House backs health insurance purchasing alliances

New Hampshire businesses will be able to join together to purchase health insurance if a bill that passed the House on Wednesday becomes law.

House Bill 5915 would allow businesses to buy health insurance coverage either through a chamber of commerce an existing trade association or a new formed organization. As soon as the purchasing alliance reaches a threshold of 3,000 covered lives, the alliance will be eligible for an experience rating, and possibly lower insurance rates.

(No organization would be able to exclude an employer because of a bad claims history however.)

“This a giant step forward in reducing the cost of insurance for small businesses,” said Rep. Sheila Francoeur, R-Hampton, chair of the House Commerce Committee.

Opponents of the bill said that the groups would not be large enough to have any substantial effect on premiums, and that the bill would allow many small businesses to bypass small insurance brokers, driving them out of business. They argued that the bill was introduced at the last minute and more public input was needed before becoming law.

“You want to wipe out 500 small businesses [insurance brokers] without giving them a chance to come in talk you,” said Rep. Lee Quandt, R-Exeter.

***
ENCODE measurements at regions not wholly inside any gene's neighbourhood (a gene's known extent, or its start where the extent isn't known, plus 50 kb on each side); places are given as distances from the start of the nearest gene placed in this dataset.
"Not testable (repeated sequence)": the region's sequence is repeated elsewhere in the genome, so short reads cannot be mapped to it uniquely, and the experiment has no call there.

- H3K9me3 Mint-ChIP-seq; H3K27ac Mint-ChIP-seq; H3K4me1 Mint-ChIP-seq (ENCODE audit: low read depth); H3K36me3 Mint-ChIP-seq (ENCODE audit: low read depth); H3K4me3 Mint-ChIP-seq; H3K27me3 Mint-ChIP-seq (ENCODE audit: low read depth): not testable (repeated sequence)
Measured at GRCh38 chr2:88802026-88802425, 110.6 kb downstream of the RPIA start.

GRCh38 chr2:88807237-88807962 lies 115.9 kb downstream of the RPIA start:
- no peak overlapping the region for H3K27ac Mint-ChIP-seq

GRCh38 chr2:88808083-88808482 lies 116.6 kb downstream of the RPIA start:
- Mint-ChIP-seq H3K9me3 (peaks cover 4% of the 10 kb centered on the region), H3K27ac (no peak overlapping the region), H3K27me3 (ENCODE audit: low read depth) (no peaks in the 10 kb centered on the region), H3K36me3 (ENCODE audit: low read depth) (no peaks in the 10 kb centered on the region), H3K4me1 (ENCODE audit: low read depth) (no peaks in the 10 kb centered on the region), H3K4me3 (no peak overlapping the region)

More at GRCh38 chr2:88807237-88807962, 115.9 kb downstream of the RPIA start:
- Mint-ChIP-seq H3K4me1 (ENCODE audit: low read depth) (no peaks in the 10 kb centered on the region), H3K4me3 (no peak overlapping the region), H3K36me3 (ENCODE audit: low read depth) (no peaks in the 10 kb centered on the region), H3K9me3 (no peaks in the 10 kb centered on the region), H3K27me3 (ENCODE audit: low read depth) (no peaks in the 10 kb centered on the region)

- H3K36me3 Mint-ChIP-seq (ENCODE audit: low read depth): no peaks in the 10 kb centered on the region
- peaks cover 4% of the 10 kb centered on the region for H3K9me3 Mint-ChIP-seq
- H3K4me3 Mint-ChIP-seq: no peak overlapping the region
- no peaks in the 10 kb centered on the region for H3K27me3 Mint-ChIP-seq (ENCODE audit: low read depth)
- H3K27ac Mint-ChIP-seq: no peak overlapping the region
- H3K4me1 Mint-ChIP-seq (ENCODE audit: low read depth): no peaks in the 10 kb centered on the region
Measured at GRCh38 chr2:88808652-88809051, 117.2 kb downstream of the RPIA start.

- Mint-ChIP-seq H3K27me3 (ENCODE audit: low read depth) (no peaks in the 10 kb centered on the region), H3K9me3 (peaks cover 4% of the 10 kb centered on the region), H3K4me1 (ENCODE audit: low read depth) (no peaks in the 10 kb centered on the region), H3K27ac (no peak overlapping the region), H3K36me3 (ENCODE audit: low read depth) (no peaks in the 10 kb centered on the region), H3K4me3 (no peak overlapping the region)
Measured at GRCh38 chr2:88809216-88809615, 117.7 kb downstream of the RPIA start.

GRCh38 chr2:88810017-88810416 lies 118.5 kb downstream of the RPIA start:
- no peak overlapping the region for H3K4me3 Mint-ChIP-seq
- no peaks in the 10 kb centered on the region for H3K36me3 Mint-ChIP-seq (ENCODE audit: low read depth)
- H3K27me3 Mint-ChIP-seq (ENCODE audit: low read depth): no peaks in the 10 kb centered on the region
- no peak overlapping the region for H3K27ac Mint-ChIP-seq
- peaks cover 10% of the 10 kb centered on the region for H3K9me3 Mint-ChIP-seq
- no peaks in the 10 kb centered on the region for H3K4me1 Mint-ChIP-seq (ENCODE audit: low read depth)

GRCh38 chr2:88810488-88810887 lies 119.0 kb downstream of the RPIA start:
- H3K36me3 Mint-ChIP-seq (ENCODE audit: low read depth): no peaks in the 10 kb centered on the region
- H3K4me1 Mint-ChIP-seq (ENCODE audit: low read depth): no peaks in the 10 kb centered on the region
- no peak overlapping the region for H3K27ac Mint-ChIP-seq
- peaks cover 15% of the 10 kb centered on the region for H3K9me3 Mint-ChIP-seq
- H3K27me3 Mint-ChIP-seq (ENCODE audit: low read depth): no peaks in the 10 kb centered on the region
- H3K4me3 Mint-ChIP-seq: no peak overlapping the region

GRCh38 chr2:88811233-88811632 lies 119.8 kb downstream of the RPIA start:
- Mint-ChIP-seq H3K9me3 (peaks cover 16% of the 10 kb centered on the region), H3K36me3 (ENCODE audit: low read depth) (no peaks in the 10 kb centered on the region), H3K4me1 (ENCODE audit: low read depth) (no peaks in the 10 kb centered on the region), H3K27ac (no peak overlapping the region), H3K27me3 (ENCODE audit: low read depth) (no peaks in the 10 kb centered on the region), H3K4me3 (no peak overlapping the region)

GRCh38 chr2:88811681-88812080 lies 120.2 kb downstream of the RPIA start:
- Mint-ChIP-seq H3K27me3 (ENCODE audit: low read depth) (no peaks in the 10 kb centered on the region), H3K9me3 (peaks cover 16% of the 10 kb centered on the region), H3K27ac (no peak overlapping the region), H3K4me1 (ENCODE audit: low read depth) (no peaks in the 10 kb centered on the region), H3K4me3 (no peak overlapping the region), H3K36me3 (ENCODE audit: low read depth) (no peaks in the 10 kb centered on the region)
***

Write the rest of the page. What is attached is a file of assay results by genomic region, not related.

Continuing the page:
Quandt and other opponents, also noted that Senate Bill 125 – the bill that was bringing community rating back to the state – had barely gone into effect, and the new proposal would only be adding yet another major change. SB 125 was passed last year to correct what were seen as flaws in SB 110, which was enacted in 2003.

“We don’t know what the problems in 125 are yet,” said Quandt. “Slow the train down. Let’s give industry a breather.”

But supporters said that the amended bill was scrutinized during numerous subcommittee meetings, that most of the additions had already been adopted in Insurance Department rules years ago, and that SB 125 only deals with groups of businesses with fewer than 50 employees.

Proponents also argued that HB 5915 would allow small businesses dissatisfied with their rates under the new law to join a larger group in order to increase their bargaining position, as well as well put programs in place to keep employees healthier, enabling them to reduce claims and lower premiums. – BOB SANDERS

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